‘Imaginary Worlds’ in conversation with Sanna Aoun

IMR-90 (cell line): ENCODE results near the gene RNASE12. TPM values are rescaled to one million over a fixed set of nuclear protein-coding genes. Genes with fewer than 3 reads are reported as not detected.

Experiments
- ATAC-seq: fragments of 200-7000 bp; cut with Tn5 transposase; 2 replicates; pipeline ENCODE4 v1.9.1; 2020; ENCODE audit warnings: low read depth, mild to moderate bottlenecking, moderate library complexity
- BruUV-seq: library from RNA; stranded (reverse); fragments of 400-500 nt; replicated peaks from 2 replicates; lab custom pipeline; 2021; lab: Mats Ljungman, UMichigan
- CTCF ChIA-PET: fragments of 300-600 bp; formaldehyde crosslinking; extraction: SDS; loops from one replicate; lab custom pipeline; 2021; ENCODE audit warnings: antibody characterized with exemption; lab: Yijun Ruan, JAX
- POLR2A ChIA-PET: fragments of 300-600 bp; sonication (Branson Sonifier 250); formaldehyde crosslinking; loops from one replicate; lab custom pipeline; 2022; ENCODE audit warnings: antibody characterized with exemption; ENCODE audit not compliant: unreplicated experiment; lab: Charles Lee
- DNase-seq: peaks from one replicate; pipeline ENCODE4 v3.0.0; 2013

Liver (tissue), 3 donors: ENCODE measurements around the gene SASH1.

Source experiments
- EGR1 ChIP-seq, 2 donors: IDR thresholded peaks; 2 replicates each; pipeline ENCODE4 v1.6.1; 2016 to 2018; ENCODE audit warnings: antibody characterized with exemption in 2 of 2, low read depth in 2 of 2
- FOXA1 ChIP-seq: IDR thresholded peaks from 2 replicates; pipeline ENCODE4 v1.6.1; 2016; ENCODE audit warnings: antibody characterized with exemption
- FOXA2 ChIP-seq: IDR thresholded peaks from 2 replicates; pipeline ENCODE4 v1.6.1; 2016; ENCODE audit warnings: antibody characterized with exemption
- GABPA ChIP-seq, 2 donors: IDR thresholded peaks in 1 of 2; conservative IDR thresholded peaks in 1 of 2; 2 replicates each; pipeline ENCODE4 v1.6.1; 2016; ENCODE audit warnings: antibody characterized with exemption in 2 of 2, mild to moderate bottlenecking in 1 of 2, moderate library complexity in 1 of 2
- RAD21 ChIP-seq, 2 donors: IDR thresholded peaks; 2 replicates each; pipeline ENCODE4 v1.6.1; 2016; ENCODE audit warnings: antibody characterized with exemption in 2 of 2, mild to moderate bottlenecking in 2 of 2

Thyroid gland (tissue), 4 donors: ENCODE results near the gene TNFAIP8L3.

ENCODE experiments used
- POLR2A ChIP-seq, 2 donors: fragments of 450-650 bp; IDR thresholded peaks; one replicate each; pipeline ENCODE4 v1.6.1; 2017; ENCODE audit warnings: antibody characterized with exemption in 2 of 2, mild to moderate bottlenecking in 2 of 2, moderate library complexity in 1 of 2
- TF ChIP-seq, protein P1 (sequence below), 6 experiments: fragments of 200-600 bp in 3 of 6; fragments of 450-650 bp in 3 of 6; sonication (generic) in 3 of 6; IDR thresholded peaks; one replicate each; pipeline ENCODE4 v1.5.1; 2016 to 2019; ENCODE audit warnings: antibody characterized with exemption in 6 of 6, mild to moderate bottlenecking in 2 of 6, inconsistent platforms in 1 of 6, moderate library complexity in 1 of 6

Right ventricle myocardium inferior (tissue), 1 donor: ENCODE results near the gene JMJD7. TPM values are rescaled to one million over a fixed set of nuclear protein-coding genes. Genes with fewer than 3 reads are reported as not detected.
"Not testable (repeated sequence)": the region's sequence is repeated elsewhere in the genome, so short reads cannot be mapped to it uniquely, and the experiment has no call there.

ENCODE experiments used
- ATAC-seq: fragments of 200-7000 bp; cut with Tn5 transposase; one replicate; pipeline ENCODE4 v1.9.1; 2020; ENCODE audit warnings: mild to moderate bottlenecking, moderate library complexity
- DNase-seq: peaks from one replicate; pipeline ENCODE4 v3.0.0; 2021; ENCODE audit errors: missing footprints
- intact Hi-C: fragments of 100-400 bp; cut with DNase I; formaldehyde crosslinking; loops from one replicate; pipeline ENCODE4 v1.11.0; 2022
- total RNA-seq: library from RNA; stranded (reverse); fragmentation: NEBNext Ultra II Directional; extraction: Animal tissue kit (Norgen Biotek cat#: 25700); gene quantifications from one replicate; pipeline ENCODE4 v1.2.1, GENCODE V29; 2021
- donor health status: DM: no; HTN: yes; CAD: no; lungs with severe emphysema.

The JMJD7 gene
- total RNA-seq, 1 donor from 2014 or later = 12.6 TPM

Sanna Aoun – a Syrian writer who is currently living in refuge in Norway – is one of the writers adding her voice to the Make Space campaign. Before moving to Norway, Sanna worked as an author, journalist, and teacher in Syria. Here - in this interview originally printed in the TLS - she speaks to Sarah Perry & Basim Mardan. 'I belong to Syria, a country that for centuries has known no real stability. Even during periods of relative political calm, there has been much anger and frustration growing steadily and quietly behind the scenes. Readers of Arabic literature, and Syrian literature in particular, will often notice a certain tension in the works. Themes of violence, dictatorship, extremism and personal freedom are presented in the books as day-to-day realities. The life I have been living over the past couple of years has become the source for hundreds of stories, which in turn have become the place in which I try to explore the many questions that only literature can ask. Syria today is a political and social failure. In such situations literature – especially novels – emerges as a means of reviewing our political life and our history, to help us realize where we went wrong, what needs to be replaced and ultimately what needs to be mended. Literature provides a portrait of life, of people and places, and this is especially important in a place where dictatorships try to keep everything hidden. That said, I never thought I would have to leave Syria. Even during the war, because of the conditions – the spreading ignorance, the deep-rooted corruption and oppression – my humble job as a school teacher became a sacred duty. I remember once I was teaching my students to plant trees in the school garden, while jet fighters were bombing the area. After a time, it felt as if hope had fled Syria, and I found myself paralysed. I was afraid of writing any article signed with my real name. I would write without publishing my articles. The possibility of death was greater than that of living, and all the time I was afraid of getting captured and imprisoned, of losing the sustenance of life: water, electricity, fuel and bread. All these problems together made my staying in Syria impossible. When I arrived in snowy Tromso, I was struck by the warmth of the people and their hospitality. Of course I miss my friends. I didn’t lose friends just because I fled Syria. I started losing friends while I was still there. Some of them were killed; others were imprisoned under secretive conditions. The Syrian regime is almost unique when it comes to its treatment of prisoners. But in Tromso, although I was far away from home, I discovered that the cold North allowed me to write freely again. It is a strange place for me, but I’ve started to love this strangeness, and I’ve begun to feel that I belong here. I’m used to experiencing four seasons; here, there are only two. To me, this seems an imaginary world – similar, in fact, to the world of writing.  I see Tromso in a poetic way; for me it is the place where winter is made – the factory of winter for the whole world. Arabic is a poetic language. The sounds of its words seem somehow related to its meanings. Poetry and the musicality of its language have always been of significance in classical Arabic culture. Since I principally write short stories, I don’t think that the tonality of the words in my work plays as important a role as the narration itself. Yet plot, character and events can cohere to form a distinct harmony of their own. I cannot remember the moment I began writing. There is a time when we find ourselves fully aware of the surrounding world – a kind of rebirth. There is a comparable moment in relation to writing: we become aware that it is an integral part of us. I write about mothers who have lost their sons and daughters; I write about girls whose dreams are curbed. My texts are preoccupied with political questions, and I am obsessed with recounting the quotidian stories of ordinary people who face war and death through no fault of their own. I write mostly about women, and most of my short stories are about them and dedicated to them. Even when I write about humans in general, I do so through the eyes of women. The women of my region are my concern mainly because I am one of them. The recent growth of violence in Syria has doubled their suffering. The Syrian regime and religious extremists, who violate them physically and morally, have imprisoned too many women. And even for the Syrian women who escape to neighbouring countries, many are abused by sex traffickers and corruption. My role in telling people’s stories is distanced from overt questions of politics and conflict. For example, in one of my short stories I describe a bookshop and its owner during peaceful conditions and then at war. Eventually the bookshop closes dramatically because of the regime and the Islamic groups. The story, though, is told through the owner’s perspective, focusing on the moral transformations that take place as a result of political and social collapse. The bookshop is a reflection of our collective humanity. Of course, there is harmful writing that spreads widely during all political crises. This kind of writing links literature to ideology and turns it into a battlefield. One of my duties is to challenge it. Literature and all the arts play a role in facing up to oppression whether political, religious or social. My relationship with writing started at the moment I started to express myself through language. I gradually reached the point where writing was the only thing that kept me balanced and sane. It allows me to compensate for my losses and widen my personal space. It allows me to do what I can’t do in reality.' Sanna Aoun’s new play is in development and will be staged by Halogoland Teater next year. The process will be followed by PEN’s Make Space campaign.